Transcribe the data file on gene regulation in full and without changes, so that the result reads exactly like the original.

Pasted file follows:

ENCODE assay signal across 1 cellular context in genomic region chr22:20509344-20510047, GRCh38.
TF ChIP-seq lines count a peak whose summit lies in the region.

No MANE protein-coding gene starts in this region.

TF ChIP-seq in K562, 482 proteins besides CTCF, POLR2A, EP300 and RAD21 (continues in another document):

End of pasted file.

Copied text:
ENCODE assay signal across 1 cellular context in genomic region chr22:20509344-20510047, GRCh38.
TF ChIP-seq lines count a peak whose summit lies in the region.

No MANE protein-coding gene starts in this region.

TF ChIP-seq in K562, 482 proteins besides CTCF, POLR2A, EP300 and RAD21 (continues in another document):